This study presents anxiolytic- and antidepressant-like effects of a methanolic extract of Morinda citrifolia Linn. (noni) fruit (MMC) in well-established mouse models of anxiety and depression. The administration of MMC (1 g/kg, p.o.) and diazepam (1 mg/kg, i.p.) significantly attenuated anxiety-like behaviour in mice by increasing the percentage of time spent and number of entries in the open arms in the elevated plus maze (EPM), and significantly enhanced the exploration in the light box in the light/dark test (LDT). The pre-treatment with flumazenil (6 mg/kg, i.p.) or bicuculline (3 mg/kg, i.p.) or WAY 100635 (1 mg/kg, i.p.) antagonized the anxiolytic-like effect elicited by MMC (1 g/kg, p.o.). These results suggest the possible involvement of benzodiazepine-GABAAergic and serotonergic mechanisms in the anxiolytic-like effect of noni fruit. Meanwhile, in the antidepressant study, the administration of MMC (0.5 and 0.75 g/kg, p.o.) and desipramine (30 mg/kg, i.p.) significantly reduced the duration of immobility in the tail suspension test (TST). Furthermore, pre-treatment of mice with 4-chloro-DL-phenylalanine methyl ester hydrochloride (PCPA; 100 mg/kg, i.p., an inhibitor of serotonin synthesis) for four consecutive days or a single dose of WAY 100635 (1 mg/kg, i.p., 5HT1A receptor antagonist) or α-methyl-DL-tyrosine (AMPT; 100 mg/kg, i.p., an inhibitor of noradrenaline synthesis) significantly reversed the anti-immobility effect of MMC (0.5 g/kg, p.o.) in TST by indicating the specific involvement of the serotonergic and noradrenergic systems in the antidepressant-like effect of noni fruit. Taken together, these findings suggest that MMC has both anxiolytic- and antidepressant-like activities to be resorted as a valuable alternative therapy for comorbid anxiety and depressive conditions.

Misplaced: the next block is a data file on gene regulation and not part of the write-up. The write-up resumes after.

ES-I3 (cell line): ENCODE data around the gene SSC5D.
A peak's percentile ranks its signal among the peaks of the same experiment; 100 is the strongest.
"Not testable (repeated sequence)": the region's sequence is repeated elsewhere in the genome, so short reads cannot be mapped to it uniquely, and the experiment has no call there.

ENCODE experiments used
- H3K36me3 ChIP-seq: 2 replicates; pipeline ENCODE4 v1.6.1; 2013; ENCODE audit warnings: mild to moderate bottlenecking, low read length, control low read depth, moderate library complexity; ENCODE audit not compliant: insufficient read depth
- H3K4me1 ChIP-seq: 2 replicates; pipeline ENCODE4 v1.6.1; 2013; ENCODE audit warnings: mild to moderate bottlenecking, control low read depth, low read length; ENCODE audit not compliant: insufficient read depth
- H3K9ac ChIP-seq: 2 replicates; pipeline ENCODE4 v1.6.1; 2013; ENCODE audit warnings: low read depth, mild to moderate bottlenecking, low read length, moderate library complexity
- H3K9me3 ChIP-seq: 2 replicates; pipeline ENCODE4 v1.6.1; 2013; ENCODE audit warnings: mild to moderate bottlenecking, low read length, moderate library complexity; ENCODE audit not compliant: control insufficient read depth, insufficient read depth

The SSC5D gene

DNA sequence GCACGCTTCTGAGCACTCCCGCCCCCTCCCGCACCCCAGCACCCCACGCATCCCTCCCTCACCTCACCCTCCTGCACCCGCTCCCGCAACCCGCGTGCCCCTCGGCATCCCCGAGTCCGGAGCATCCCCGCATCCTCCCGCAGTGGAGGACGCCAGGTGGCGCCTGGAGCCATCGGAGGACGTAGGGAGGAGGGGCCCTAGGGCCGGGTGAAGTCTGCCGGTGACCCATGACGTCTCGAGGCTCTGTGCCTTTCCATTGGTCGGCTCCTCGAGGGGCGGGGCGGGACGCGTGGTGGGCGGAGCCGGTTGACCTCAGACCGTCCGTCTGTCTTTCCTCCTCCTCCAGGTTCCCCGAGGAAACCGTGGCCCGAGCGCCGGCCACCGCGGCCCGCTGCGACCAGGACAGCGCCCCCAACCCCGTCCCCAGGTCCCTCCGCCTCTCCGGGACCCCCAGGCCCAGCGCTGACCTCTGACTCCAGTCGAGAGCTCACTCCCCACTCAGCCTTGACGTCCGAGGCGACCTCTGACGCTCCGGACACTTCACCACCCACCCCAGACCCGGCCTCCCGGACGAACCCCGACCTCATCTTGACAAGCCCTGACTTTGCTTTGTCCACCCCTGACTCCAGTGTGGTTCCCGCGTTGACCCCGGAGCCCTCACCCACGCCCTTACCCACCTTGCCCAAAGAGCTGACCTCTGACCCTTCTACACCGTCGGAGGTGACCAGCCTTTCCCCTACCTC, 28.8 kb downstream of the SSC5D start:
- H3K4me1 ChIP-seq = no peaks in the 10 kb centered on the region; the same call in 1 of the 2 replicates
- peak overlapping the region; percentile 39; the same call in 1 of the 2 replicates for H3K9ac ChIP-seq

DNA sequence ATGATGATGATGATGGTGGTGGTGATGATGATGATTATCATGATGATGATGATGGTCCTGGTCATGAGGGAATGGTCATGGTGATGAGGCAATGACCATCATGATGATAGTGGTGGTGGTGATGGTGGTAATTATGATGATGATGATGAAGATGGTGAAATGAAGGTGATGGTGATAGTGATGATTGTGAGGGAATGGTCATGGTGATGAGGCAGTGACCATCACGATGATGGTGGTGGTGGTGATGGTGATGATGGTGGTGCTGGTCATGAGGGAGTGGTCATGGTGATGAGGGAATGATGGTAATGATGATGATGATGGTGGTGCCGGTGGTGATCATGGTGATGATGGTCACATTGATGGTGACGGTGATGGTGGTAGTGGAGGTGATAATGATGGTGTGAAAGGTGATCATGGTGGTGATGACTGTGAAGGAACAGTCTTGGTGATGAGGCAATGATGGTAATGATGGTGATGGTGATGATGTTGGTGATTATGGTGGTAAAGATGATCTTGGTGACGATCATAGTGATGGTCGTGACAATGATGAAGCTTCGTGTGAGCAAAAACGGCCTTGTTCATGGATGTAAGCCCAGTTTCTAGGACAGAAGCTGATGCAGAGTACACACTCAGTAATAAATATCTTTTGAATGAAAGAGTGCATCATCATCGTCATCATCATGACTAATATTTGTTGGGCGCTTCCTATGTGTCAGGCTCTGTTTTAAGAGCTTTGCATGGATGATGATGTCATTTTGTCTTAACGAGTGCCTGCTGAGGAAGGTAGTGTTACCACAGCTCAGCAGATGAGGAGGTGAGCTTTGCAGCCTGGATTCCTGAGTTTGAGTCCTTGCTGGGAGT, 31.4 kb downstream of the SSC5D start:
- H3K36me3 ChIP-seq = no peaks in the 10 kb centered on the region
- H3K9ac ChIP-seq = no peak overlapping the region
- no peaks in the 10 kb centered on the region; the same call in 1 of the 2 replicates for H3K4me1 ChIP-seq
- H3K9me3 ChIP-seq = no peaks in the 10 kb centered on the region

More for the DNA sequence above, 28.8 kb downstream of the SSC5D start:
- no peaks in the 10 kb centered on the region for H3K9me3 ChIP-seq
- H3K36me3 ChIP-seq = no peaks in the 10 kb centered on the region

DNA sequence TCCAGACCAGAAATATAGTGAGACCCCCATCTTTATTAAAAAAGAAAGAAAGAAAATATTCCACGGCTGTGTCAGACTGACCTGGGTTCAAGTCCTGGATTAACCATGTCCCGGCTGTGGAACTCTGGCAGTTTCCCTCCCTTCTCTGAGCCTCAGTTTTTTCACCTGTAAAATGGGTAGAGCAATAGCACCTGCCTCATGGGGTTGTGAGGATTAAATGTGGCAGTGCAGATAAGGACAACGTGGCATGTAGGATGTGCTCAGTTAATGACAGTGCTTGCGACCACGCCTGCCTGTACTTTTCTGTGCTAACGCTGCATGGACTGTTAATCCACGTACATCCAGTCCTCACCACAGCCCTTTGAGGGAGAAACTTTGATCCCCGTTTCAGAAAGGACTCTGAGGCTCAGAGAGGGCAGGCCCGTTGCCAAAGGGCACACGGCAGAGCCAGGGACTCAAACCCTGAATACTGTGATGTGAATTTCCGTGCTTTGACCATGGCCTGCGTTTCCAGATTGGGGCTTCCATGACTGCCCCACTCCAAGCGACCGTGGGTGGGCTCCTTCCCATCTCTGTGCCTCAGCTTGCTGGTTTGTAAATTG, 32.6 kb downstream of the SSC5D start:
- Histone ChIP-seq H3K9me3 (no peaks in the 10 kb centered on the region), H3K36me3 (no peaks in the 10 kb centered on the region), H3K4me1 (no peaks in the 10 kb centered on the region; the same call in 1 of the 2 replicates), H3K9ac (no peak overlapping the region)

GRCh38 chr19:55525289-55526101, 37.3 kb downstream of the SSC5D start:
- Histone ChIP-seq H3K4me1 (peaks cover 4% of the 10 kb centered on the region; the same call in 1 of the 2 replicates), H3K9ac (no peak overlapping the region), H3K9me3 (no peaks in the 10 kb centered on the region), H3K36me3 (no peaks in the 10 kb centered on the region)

Novel treatments against migraine are an urgent medical requirement. The α6 subunit-containing GABAA receptors (α6GABAARs) are expressed in trigeminal ganglia (TG), the hub of the trigeminal vascular system (TGVS) that is involved in the pathogenesis of migraine. Here we reveal an unprecedented role of α6GABAARs in ameliorating TGVS activation using several pharmacological approaches in an animal model mimicking pathological changes in migraine. TGVS activation was induced by intra-cisternal (i.c.) instillation of capsaicin in Wistar rats. Centrally, i.c. capsaicin activated the trigeminal cervical complex (TCC) measured by the increased number of c-Fos-immunoreactive (c-Fos-ir) TCC neurons. Peripherally, it elevated calcitonin gene-related peptide immunoreactivity (CGRP-ir) in TG and depleted CGRP-ir in the dura mater. Pharmacological approaches included a recently identified α6GABAAR-selective positive allosteric modulator (PAM), the pyrazoloquinolinone Compound 6, two α6GABAAR-active PAMs (Ro15-4513 and loreclezole), an α6GABAAR-inactive benzodiazepine (diazepam), an α6GABAAR-selective antagonist (furosemide), and a clinically effective antimigraine agent (topiramate). We examined effects of these compounds on both central and peripheral TGVS responses induced by i.c. capsaicin. Compound 6 (3-10 mg/kg, i.p.) significantly attenuated the TCC neuronal activation and TG CGRP-ir elevation, and dural CGRP depletion induced by capsaicin. All these effects of Compound 6 were mimicked by topiramate, Ro15-4513 and loreclezole, but not by diazepam. The brain-impermeable furosemide antagonized the peripheral, but not central, effects of Compound 6. These results suggest that the α6GABAAR in TG is a novel drug target for TGVS activation and that α6GABAAR-selective PAMs have the potential to be developed as a novel pharmacotherapy for migraine.